Rhetorical Analysis of Speech John F. Kennedy’s Inaugural Speech

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John F Kennedy delivered one of the finest speeches on January 20, 1961 after being sworn into office. His inauguration speech was so powerful that it captured the entire nations attention, and quotes from it are still remembered by people today. It is one of the finest speeches ever written. It provides a strong appeal to pathos, ethos and logos, and it is because of this that people who never heard the speech can quote lines from it.

John Fitzgerald Kennedy was the 35th president of the United States. He graduated from Harvard, and joined the navy. He worked as a reporter before entering the political arena. He later wrote “profiles in courage” which won the Pulitzer Prize Award. Being that JFK was the youngest president to ever be in office there is no doubt that he encountered a lot of skepticism. This speech had many purposes but most importantly it gave him positive recognition. The inaugural address was written to encourage the American public to get actively involved with their country. It also reassured them that it was not a contest that he won but rather chance at a beginning. This speech reassured the voters that they made the right choice and informed a country that they were going to see some changes.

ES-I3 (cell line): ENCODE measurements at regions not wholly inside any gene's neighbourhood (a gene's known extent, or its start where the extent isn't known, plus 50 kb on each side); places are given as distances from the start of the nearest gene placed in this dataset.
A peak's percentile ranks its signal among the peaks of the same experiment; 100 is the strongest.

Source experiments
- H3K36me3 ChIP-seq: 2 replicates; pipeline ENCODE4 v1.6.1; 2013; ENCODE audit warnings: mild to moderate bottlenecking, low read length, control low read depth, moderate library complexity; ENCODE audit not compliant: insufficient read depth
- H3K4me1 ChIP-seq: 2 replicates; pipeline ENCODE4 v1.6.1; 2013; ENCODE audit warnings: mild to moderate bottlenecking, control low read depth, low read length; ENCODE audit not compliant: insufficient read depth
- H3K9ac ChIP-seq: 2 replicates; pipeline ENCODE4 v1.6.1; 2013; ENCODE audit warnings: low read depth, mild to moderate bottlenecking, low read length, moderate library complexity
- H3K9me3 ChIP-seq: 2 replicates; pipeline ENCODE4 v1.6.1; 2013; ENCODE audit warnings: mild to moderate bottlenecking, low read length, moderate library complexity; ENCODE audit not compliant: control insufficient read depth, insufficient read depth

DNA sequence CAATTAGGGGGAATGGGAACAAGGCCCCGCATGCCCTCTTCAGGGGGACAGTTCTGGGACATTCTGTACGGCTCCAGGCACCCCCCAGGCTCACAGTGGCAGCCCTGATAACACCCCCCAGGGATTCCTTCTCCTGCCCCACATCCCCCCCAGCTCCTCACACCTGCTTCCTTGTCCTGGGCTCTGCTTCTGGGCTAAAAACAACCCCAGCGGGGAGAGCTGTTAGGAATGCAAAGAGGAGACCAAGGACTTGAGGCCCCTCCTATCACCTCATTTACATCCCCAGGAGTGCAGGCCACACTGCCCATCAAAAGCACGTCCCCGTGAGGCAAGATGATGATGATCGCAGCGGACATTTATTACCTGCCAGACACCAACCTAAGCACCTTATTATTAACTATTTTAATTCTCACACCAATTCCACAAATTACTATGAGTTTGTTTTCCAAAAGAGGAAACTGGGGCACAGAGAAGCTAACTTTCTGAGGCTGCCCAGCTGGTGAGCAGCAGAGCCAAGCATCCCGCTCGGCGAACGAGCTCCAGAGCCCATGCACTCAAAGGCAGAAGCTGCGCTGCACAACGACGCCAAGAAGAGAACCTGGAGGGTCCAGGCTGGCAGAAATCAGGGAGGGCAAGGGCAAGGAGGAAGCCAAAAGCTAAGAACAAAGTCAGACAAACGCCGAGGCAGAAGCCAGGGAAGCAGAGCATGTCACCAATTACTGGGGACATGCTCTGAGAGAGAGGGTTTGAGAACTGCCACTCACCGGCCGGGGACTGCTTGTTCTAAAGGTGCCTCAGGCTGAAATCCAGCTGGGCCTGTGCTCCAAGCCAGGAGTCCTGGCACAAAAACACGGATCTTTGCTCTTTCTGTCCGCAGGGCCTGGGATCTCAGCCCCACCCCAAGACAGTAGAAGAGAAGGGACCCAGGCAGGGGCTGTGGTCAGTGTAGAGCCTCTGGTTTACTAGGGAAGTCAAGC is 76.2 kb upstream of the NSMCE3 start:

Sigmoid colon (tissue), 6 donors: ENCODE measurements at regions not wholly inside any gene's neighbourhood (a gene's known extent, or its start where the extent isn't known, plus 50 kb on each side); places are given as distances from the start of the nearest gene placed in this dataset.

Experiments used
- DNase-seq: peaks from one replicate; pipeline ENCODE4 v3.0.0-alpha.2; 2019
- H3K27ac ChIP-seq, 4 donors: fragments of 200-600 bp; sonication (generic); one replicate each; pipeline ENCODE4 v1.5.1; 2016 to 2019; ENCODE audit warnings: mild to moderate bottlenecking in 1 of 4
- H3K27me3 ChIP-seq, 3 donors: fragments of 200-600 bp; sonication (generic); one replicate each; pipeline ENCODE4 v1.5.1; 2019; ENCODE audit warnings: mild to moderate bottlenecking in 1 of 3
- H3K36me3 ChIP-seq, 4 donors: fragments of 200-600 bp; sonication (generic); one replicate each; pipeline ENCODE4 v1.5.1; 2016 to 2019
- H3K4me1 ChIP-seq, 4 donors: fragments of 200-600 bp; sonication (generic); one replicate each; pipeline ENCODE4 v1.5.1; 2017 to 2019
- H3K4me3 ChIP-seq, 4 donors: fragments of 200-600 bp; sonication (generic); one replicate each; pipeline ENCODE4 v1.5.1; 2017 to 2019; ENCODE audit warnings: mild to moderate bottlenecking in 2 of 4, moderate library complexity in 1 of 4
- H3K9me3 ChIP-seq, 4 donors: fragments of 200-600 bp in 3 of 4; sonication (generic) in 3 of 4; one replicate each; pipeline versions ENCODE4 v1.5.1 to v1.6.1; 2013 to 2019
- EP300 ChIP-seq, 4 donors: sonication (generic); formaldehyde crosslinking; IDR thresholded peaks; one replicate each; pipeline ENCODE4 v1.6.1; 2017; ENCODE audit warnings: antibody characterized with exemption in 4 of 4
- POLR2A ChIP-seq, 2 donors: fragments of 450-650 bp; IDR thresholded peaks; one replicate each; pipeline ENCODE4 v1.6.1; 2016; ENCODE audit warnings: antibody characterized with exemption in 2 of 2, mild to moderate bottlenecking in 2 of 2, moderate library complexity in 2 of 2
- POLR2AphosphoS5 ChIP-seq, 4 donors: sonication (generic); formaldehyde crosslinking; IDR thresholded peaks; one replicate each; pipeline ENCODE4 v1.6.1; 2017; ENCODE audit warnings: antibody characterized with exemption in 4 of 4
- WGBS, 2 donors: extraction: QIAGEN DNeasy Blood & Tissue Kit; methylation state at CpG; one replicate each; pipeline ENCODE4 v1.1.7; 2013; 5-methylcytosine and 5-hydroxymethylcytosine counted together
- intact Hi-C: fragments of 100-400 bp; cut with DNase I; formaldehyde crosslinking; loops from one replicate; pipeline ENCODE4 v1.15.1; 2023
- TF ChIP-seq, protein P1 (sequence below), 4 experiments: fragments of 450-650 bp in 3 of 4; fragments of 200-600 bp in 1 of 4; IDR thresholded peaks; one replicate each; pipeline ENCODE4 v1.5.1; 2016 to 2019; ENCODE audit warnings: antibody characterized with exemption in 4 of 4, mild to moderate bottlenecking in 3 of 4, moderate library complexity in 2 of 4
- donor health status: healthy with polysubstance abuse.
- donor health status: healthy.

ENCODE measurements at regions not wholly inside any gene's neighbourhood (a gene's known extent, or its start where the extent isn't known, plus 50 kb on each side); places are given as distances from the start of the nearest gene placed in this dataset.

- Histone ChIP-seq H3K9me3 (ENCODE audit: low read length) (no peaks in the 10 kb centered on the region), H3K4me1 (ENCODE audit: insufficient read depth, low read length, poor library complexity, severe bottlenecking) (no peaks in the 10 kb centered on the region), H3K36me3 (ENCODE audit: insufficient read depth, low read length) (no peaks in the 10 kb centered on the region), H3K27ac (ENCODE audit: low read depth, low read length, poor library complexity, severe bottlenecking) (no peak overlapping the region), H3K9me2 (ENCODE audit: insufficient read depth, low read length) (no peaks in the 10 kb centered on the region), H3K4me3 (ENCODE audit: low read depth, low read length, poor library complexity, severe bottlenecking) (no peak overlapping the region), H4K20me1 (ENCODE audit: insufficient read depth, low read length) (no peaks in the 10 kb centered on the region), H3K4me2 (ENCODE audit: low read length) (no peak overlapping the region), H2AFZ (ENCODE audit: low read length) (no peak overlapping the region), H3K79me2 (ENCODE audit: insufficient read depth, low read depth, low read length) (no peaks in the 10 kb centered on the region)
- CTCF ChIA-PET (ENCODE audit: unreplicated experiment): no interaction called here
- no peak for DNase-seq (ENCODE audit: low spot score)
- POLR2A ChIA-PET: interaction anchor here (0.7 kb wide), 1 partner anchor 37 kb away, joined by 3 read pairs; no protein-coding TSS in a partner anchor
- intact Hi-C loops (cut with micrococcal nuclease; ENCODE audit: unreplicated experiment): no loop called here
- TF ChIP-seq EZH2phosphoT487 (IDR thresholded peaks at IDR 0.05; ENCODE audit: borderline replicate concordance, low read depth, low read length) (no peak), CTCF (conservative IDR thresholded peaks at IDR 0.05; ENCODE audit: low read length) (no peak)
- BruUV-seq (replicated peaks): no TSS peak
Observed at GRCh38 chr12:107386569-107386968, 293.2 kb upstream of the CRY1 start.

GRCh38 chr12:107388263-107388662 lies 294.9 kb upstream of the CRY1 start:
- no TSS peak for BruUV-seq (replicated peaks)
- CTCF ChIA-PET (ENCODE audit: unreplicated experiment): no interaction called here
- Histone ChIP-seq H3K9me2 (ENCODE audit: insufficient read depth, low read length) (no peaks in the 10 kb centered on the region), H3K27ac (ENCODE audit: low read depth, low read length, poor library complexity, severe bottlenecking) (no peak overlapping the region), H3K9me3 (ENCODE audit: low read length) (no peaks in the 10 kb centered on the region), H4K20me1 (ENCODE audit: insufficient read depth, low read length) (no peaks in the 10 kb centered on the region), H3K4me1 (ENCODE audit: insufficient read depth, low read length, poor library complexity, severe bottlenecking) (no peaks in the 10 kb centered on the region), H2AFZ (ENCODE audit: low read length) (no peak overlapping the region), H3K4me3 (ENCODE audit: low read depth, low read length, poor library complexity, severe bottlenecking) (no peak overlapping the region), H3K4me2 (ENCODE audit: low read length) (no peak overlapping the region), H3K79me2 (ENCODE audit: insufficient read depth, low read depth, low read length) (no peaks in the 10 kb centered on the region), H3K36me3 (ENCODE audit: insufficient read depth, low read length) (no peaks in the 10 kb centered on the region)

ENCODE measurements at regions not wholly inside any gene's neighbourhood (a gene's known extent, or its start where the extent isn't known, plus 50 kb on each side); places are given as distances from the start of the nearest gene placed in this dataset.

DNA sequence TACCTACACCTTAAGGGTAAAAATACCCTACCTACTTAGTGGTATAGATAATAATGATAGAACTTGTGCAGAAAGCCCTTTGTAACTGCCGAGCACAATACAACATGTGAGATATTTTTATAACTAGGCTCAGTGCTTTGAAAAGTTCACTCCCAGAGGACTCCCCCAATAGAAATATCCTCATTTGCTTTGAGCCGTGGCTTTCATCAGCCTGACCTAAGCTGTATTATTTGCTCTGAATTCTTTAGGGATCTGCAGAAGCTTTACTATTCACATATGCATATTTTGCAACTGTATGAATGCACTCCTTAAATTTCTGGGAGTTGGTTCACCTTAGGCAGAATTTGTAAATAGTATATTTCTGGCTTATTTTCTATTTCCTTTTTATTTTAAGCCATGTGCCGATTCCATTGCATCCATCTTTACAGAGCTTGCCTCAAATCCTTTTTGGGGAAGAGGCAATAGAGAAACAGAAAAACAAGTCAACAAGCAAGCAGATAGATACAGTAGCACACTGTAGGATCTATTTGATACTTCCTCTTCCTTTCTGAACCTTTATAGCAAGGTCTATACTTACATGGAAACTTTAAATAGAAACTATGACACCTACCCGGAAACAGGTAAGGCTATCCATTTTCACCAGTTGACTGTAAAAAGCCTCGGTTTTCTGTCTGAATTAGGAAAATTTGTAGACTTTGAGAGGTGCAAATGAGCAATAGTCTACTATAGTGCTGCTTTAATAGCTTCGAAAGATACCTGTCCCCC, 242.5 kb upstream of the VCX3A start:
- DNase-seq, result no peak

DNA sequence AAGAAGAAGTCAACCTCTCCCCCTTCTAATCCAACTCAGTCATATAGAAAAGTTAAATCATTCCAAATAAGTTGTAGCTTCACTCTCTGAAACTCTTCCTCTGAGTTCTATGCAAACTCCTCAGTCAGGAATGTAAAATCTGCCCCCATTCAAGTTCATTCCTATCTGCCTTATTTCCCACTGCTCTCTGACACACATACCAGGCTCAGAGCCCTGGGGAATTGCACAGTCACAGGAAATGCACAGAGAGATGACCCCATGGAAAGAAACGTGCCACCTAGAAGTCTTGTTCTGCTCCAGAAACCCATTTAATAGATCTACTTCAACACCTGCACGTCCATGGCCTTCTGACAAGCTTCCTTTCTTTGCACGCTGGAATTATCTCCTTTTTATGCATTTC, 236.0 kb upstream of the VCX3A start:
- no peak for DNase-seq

The inaugural speech was structured so that it flowed. There is a lot of comparison and contrast in the first paragraph of the speech. For example “We observe today not a victory of a party but a celebration of freedom—symbolizing an end as well as a beginning—signifying a renewal as well as change.”(Kennedy, 1961) There is also some cause and effect in the paper. I think that this is to be expected because of all the discussions on war. He made it sound like because it was our moral responisibility we should go to war. These are the only two main structures that are used through the entire speech but they are used so well that it is not lacking substance with the lacking of structures.

“If a free society can not help the many who are poor, it cannot save the few who are rich.”(Kennedy, 1961) Statements such as these demonstrate how Kennedy appealed to the citizens by simply using reason. The use of logos in his speech was minimal compared to the use of pathos, and ethos.

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